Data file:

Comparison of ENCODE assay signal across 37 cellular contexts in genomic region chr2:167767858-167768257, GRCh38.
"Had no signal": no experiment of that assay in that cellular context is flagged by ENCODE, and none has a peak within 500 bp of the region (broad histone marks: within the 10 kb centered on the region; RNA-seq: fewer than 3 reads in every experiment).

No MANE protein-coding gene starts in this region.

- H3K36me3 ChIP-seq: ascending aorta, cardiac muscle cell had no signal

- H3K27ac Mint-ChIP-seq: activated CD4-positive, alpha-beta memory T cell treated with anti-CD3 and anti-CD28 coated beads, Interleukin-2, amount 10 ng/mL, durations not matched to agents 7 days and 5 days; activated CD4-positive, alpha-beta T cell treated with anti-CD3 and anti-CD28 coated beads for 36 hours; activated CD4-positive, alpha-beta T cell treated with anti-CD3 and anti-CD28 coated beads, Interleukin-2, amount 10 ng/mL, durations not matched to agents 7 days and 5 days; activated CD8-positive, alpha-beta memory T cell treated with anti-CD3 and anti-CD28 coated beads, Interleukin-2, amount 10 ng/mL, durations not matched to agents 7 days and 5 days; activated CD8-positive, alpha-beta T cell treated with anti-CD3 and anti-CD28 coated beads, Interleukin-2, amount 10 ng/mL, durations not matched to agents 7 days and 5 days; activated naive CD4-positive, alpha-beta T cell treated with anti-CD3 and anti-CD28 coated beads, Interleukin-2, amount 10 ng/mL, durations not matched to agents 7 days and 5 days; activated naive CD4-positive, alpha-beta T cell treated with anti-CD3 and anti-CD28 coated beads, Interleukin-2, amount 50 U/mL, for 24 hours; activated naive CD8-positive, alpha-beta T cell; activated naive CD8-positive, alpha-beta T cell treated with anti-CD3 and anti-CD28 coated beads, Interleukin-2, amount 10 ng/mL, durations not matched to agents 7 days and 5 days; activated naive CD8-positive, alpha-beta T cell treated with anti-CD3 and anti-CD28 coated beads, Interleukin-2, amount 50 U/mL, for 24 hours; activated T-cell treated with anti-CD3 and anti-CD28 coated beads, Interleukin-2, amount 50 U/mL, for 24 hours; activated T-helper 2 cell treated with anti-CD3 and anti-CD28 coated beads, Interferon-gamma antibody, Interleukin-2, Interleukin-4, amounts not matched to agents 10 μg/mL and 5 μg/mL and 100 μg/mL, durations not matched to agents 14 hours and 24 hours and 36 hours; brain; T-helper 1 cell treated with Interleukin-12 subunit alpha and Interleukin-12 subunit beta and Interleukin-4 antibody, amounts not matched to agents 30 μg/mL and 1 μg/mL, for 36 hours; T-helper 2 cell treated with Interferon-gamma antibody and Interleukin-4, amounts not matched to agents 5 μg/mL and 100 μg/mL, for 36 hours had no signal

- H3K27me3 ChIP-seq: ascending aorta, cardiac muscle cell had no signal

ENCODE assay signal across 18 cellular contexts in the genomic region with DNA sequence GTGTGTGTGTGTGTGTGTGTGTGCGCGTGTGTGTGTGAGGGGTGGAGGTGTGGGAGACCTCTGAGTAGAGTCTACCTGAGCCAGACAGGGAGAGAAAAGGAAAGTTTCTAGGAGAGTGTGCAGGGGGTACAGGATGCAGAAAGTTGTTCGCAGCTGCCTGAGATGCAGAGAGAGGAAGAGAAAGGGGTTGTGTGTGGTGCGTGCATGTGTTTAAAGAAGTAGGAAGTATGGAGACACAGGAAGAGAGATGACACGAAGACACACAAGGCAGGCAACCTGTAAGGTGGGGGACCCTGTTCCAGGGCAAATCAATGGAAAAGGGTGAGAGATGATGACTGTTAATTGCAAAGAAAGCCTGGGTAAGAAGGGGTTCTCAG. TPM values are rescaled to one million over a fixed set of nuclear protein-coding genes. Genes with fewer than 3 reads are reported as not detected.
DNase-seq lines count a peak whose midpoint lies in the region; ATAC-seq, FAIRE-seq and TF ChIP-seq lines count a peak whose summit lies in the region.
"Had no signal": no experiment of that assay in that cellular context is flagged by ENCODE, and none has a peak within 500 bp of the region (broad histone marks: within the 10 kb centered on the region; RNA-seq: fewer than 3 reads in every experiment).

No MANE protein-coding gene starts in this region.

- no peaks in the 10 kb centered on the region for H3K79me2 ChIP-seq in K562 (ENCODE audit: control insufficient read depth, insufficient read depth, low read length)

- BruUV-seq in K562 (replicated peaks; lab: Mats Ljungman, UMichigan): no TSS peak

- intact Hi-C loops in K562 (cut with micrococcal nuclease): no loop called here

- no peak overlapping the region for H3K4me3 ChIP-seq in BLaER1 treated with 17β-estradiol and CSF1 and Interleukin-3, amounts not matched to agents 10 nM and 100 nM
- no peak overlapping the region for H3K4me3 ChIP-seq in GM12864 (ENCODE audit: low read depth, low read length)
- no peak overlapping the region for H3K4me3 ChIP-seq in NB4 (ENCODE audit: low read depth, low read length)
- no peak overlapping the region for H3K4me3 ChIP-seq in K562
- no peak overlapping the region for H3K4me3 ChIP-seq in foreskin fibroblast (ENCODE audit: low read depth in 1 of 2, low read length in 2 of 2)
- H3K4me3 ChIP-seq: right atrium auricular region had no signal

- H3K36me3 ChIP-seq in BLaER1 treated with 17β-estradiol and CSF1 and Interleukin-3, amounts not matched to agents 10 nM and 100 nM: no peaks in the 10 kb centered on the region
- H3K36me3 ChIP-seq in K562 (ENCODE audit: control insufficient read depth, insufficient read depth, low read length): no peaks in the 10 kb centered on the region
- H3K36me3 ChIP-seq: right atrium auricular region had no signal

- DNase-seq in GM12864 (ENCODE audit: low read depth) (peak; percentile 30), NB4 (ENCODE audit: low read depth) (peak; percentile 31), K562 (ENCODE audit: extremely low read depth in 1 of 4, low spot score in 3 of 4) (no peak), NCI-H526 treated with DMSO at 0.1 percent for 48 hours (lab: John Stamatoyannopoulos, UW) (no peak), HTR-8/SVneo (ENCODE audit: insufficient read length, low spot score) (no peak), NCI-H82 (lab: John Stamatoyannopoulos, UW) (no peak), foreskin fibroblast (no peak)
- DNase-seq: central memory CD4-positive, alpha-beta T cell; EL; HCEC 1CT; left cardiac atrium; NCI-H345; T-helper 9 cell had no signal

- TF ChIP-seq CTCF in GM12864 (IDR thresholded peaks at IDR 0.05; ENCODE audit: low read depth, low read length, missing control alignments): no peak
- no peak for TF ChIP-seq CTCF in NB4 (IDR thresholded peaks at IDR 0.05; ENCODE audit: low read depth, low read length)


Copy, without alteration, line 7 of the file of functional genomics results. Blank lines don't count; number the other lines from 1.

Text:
ENCODE assay signal across 18 cellular contexts in the genomic region with DNA sequence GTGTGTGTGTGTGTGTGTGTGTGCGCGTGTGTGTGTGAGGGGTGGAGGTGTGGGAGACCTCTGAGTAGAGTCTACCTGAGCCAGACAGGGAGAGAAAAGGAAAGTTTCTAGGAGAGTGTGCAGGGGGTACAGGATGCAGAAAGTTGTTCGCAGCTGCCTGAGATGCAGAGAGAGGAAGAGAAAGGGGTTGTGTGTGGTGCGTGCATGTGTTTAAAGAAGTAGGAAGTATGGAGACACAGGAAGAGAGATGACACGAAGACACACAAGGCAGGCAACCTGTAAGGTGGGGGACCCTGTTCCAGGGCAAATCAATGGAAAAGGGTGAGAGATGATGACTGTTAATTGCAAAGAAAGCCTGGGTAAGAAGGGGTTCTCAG. TPM values are rescaled to one million over a fixed set of nuclear protein-coding genes. Genes with fewer than 3 reads are reported as not detected.